Wind power in NZ

The New Zealand government has announced it will cut greenhouse gas emissions by 30 per cent below 2005 levels by 2030, but has been criticised for not aiming high enough.

The announcement, made on Tuesday, is in preparation for the United Nations Framework Convention on Climate Change meeting in Paris in December, where a new international agreement is expected to be signed. It follows a public consultation in May where residents were invited to share their views on an appropriate target.

“This is a significant increase on our current target of five per cent below 1990 emission levels by 2020,” NZ climate change issues minister Tim Groser said.

Based on 1990 levels, the new commitment would equate to a reduction of 11 per cent.

Dr Adrian Macey, senior associate for the Institute for Governance and Policy Studies at Victoria University of Wellington, said the commitment was “the minimum credible target”.

“A reduction of 11 per cent below 1990 by 2030 will not put New Zealand on a pathway to meet the gazetted 50 per cent reduction (from 1990) by 2050 target,” he said.

”New Zealand, along with other countries will face pressure to increase the ambition of its target at and after this year’s Paris climate change conference.”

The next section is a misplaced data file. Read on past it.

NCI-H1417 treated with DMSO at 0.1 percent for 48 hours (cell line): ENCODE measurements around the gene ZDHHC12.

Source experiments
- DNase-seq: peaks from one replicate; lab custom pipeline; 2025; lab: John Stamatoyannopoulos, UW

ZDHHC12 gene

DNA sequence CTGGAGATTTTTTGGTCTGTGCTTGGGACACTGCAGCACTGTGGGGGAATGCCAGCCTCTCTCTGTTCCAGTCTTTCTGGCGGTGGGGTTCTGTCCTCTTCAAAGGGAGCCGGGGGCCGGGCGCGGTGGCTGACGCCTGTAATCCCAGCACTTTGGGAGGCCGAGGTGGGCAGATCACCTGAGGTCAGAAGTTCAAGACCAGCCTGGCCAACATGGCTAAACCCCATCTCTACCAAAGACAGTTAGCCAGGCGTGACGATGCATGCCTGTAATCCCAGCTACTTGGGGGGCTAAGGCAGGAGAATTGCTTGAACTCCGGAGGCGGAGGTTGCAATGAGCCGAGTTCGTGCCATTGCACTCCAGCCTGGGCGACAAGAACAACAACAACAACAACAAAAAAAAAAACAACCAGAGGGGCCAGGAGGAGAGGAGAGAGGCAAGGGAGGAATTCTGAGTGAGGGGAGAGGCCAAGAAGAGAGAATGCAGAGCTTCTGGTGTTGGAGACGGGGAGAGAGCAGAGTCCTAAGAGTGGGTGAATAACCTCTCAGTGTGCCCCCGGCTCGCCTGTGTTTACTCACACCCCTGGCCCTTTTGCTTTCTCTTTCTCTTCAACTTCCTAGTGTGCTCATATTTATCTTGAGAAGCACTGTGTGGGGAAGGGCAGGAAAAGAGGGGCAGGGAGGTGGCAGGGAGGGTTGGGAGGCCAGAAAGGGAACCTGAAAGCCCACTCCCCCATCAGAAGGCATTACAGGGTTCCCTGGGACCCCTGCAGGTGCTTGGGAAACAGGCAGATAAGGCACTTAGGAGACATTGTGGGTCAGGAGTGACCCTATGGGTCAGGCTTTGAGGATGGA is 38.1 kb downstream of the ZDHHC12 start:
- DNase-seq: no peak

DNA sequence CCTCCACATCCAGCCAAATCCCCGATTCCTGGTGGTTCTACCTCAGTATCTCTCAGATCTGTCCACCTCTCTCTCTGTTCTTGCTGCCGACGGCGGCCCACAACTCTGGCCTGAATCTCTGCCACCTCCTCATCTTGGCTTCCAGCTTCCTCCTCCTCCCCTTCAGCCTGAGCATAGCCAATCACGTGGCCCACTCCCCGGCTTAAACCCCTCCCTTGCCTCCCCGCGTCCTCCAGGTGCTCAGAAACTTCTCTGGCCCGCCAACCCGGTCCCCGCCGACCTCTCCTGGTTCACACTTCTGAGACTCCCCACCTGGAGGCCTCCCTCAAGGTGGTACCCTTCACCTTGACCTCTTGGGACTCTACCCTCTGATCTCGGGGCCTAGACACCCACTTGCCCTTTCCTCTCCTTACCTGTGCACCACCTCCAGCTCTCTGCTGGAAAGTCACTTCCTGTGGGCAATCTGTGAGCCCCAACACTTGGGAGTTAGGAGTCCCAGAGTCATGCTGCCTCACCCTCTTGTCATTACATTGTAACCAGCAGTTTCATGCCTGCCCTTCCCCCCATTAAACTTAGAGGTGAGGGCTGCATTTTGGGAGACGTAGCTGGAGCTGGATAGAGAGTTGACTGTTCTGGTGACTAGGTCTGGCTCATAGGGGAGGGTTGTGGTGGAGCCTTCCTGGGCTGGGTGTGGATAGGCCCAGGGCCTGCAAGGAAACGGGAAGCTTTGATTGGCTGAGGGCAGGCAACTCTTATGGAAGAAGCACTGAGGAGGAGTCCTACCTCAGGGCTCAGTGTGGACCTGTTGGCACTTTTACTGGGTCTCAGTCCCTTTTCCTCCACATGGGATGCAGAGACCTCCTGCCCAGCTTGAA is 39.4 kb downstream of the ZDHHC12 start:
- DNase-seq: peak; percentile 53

Professor David Frame, director of the Climate Change Research Institute at Victoria University Wellington, however, said the cuts were reasonable.

“It should be conditional, too, since in this sort of problem a country’s best course of action depends on what others are prepared to do, too: if they do more, we can do more at the same price – if Japan drives its motor industry to produce affordable hybrids and electric vehicles, then New Zealand gains additional ability to reduce its emissions in the transport sector,” he said.

NZ faces unique challenges

Climate scientist Jim Salinger said the target erred on the side of the challenges New Zealand faced in reducing carbon emissions.

Mr Groser said 80 per cent of NZ’s electricity was already renewable, and half of emissions came from agriculture, for which cost-effective emissions reduction technologies were not yet available.

“However, I’m optimistic about the future. Our investment in agricultural research is beginning to bear fruit and the cost of electric and plug-in hybrid vehicles continues to fall,” he said.

No excuse for weak action

Professor James Renwick from the School of Geography, Environment and Earth Sciences at Victoria University of Wellington said New Zealand’s dependence on agriculture and high levels of renewables were no excuse for strong action.

“If all countries followed New Zealand’s lead, we would be in for very significant climate change impacts and catastrophic damage to the New Zealand and global economy,” he said.

Catherine Leining, policy fellow at Motu Economic and Public Policy Research, said what was missing in New Zealand’s Intended Nationally Determined Contributions submission was a firm commitment backed by policy to decarbonise the economy in line with the global effort to limit global temperature rises to 2°C.

“The submission suggests heavy reliance on carbon markets until technology improvements in agriculture and transport become more widely available sometime after 2030,” she said.

“Hopefully this INDC submission can be used as the launching point for a more in-depth, cross-stakeholder process to shift New Zealand strategically toward a low-emission economy.”